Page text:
He noted a pattern in decision-making that he has observed over the last decade that cognitive technology could dramatically change. "That pattern says that we as human beings when making decisions, about a third of the time, the decisions we make are optimum. About a third of the time, the decisions we make are sort of OK, but not optimum. And a third of the time, the decisions we make are absolutely wrong. Sometimes, it's a lack of data; sometimes, it's data overload; sometimes, we don't have context for the decision." With two-thirds of decisions being either wrong or suboptimal, he said, there is "an enormous opportunity to optimize and remove waste across literally every industry."

Kelly described machine learning, AI and cognitive computing as a hierarchy for decision support, using healthcare scenarios to illustrate their different levels of sophistication. Machine learning, on the lowest level of three, can be used to look at a skin lesion and make a relatively accurate prediction as to whether the lesion is melanoma skin cancer or not.

AI, on the other hand, can use a scan of a complex moving environment, such as the cardiovascular system, and look at multiple blood vessels for blockage. Meanwhile, cognitive computing can look across all of a patient's electronic medical records, hundreds of millions of records for patients like that patient and volumes of medical literature, using that information to "reason."

"There are huge opportunities at every one of these levels for all of us as we get into this decision support [opportunity]," he said.

He added that IBM is focusing on four vertical markets: healthcare, financial services, internet of things and education -- "industries that are really ripe for transformation through cognitive capability."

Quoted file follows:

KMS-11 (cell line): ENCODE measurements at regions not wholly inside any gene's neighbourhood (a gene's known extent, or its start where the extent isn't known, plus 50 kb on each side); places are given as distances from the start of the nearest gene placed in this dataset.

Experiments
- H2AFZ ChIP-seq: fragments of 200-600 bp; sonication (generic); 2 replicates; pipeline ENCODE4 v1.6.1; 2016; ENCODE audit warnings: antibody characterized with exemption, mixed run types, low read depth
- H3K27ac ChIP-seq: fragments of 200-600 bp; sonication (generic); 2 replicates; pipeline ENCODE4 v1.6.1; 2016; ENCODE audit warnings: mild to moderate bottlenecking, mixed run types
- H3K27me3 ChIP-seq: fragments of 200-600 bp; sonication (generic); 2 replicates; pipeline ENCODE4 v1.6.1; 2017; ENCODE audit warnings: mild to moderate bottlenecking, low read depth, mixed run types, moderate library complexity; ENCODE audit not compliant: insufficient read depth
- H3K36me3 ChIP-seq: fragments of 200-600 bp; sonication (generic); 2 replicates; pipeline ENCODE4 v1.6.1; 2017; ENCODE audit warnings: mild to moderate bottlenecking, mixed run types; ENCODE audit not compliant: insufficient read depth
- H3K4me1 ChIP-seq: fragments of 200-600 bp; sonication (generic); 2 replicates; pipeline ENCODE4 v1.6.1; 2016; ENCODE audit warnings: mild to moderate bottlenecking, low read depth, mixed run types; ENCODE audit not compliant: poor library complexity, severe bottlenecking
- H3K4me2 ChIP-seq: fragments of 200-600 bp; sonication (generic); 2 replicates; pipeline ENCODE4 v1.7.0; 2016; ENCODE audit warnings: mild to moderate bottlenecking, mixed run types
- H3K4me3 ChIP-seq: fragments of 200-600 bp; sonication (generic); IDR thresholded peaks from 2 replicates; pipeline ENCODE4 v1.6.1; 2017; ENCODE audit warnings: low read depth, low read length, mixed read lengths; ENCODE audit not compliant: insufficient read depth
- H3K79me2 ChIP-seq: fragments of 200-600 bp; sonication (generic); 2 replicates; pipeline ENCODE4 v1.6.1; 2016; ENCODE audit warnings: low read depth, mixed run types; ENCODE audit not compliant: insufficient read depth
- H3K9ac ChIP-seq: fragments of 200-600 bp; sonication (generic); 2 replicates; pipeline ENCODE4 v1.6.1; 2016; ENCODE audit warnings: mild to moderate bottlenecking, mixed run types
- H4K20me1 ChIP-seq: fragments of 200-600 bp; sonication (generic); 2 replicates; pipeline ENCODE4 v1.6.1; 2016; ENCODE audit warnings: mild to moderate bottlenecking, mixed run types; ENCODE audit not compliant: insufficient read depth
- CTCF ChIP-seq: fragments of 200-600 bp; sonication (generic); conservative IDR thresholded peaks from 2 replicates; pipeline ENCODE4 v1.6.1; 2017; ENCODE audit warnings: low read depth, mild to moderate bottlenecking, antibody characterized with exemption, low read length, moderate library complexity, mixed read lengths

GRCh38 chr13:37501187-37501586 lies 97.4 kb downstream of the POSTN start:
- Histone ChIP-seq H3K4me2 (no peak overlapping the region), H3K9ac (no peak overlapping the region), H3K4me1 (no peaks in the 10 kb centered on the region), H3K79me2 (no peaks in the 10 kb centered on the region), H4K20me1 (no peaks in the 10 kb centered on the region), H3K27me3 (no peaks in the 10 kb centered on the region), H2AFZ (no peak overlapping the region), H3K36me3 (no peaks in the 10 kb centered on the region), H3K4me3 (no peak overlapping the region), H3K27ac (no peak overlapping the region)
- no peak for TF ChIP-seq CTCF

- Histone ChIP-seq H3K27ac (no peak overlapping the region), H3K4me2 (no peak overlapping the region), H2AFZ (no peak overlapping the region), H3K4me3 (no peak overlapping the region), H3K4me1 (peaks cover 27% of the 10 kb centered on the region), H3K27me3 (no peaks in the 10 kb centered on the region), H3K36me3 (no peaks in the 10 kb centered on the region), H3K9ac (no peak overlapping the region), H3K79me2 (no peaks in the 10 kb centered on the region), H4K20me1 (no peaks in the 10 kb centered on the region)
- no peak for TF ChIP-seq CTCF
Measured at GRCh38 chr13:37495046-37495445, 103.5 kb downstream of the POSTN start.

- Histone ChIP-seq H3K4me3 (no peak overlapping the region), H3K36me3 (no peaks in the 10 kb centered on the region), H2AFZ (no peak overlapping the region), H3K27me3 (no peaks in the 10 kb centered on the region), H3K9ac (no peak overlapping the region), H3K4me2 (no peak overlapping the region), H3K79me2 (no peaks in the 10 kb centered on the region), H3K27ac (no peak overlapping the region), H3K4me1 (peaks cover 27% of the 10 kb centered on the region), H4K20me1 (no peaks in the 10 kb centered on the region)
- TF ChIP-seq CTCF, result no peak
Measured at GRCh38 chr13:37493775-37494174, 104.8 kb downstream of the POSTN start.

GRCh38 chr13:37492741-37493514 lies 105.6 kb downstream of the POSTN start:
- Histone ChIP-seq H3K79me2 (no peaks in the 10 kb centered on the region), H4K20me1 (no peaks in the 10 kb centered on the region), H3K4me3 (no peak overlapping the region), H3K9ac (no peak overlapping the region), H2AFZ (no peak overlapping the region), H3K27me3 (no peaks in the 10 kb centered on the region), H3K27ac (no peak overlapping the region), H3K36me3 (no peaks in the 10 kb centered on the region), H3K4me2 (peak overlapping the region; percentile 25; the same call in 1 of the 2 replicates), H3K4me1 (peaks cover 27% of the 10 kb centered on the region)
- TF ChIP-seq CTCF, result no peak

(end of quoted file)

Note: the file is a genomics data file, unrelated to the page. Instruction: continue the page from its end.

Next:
PartnerWorld program revisions

At the PartnerWorld Business Leadership Conference, IBM also unveiled a number of changes to its PartnerWorld channel program. These changes aim to help IBM business partners in "the cognitive-cloud era," according to the company.

The redesigned PartnerWorld program, which launched Jan. 1, with a heavy emphasis on partner competencies, will grow to 41 competencies in the second quarter. In security, IBM will offer an Information, Risk and Protection competency to safeguard customers' critical data.

In cloud, IBM will introduce a Cloud Video competency to stream, capture, manage and deliver video for customers, as well as a High Speed Transfer competency to provide cost savings and efficiency gains to customers that move large volumes and data over public and private IP networks. Partners can also tap a Continuous Engineering competency through Watson Internet of Things, aimed to assist with overcoming the complexities for engineering products and systems.

In addition to new competencies, IBM unveiled:

  • An Embedded Solutions Agreement, which makes it simpler for IBM business partners to integrate their expertise and offerings with IBM technologies and services.
  • IBM will launch IBM Express Start, a simplified reseller agreement, in the second quarter. The agreement, according to the company, will make it easier and faster to authorize new IBM business partners to resell IBM entry-point products, such as Software Open Distribution, IBM XaaS-Entry, PowerLinux and low-end storage technology.
  • In April, IBM will enhance its Business Partner software incentive offerings to reward partners focusing on IBM's commercial segment, new client opportunities, autonomous selling and more.

IBM also unveiled IBM PartnerWorld Advisor, a voice- and text-activated support tool built with Watson technology. IBM business partners can access the Advisor through the PartnerWorld portal to find information relating to the partner program structure, competencies and incentive contracts.